The survey reflects the sustainability performance and level of reporting of the top 100 companies in the UAE. The survey also identifies trends in the levels of reporting and highlights the inclusion of emerging areas of importance including human rights, sustainability supply chain, climate-related risks and carbon targets, to name a few.
KPMG’s survey studied the annual financial and corporate responsibility reports published by the top 100 companies in the UAE, and draws comparisons with global industry trends, leveraging KPMG International’s Corporate Responsibility Survey.
“The higher number of reporting companies shows a continued, positive trend in the UAE: that of local companies being increasingly aware of the impact of their business and operational activities on society and the environment. With less than half of the top 100 companies currently assessing and reporting their CR performance, there is scope for improvement, but the increase from last year is definitely an encouraging sign,” said Raajeev B Batra, Partner and Head of Risk Consulting, KPMG Lower Gulf Limited.
From announcing its commitment to create a ‘sustainable environment and infrastructure’ as a part of the UAE Vision 2021, to positioning ‘sustainability’ as one of the core themes of Expo 2020, the UAE is focused on establishing itself as a global leader in sustainability.
“Sustainable environment and infrastructure’ is one of the key pillars of the UAE Vision 2021, the local government’s long-term strategy for socioeconomic development. Further, 2017 was declared the 'Year of Giving' in the UAE, a government initiative which focused on three key pillars: corporate social responsibility, volunteering, and serving the nation. Given this increased commitment to sustainability in the region, we expect CR reporting to become the norm for larger companies in the next five years,” said Hanife Ymer, Director in charge of Sustainability Services, KPMG in the Lower Gulf.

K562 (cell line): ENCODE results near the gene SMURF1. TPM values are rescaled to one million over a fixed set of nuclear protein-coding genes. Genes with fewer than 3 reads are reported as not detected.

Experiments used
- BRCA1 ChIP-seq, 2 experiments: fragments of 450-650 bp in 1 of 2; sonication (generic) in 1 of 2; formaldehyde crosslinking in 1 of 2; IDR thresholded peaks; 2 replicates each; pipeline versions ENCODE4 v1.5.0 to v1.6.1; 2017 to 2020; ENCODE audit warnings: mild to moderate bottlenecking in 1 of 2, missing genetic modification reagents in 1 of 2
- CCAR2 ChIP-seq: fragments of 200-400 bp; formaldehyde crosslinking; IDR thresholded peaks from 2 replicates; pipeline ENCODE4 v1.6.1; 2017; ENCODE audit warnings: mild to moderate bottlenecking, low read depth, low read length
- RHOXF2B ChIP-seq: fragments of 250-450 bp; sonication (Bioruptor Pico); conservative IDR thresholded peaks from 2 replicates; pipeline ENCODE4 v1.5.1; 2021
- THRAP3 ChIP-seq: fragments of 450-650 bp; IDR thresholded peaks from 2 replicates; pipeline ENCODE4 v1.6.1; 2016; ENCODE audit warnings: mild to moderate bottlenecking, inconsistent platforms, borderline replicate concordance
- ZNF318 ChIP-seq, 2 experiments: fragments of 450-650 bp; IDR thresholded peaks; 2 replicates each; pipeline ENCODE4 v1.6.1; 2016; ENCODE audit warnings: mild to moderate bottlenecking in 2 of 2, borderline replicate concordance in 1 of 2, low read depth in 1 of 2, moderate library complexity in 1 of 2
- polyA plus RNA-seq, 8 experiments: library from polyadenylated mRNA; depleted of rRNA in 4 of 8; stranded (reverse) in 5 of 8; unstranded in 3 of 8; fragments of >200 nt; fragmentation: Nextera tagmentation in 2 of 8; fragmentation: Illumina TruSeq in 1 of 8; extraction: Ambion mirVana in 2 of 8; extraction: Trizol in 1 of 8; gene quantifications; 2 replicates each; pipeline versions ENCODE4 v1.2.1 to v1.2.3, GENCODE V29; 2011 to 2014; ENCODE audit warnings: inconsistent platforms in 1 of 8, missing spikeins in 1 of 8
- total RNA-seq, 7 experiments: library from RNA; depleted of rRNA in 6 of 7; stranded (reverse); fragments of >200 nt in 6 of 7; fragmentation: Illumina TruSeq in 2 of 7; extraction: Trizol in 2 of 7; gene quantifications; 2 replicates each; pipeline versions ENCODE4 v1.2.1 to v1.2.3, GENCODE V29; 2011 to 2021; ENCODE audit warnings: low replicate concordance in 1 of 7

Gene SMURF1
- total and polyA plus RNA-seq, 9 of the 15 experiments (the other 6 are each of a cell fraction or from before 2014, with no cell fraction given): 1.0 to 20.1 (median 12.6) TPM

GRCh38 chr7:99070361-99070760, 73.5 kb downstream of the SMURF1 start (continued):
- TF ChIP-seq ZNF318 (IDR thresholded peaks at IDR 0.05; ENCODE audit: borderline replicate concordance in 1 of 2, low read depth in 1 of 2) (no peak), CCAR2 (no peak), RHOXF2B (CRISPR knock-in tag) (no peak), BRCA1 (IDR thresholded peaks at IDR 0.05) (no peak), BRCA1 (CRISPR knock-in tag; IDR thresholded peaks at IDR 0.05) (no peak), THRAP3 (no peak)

KPMG also observed an increase in the number of non-financial metrics being reported. These included social and environmental impacts generated by an organisation’s business operations; human rights; adoption of sustainability and/or specific codes of conduct across the supply chain; and quantifying financial risks related to environmental, social and governance (ESG) aspects of an organisation’s business practices. The report also looks at the level of reporting in relation to the United Nations Sustainable Development Goals (SDGs).
In terms of sectors, transport and leisure, and financial services best demonstrate their commitment to sustainability through public reporting. There was scope for improvement in sectors such as healthcare, oil and gas, and the food and beverage and retail sectors, especially in comparison to global peers.
The survey also revealed that organisations in the UAE are increasingly aware of the need to apply internationally recognised reporting frameworks and guidelines when it comes to disclosing non-financial performance. In fact, 11 per cent of the reporting companies were found to already follow the latest Global Reporting Initiative (GRI) Standards framework; these guidelines are slated to become mandatory in 2018.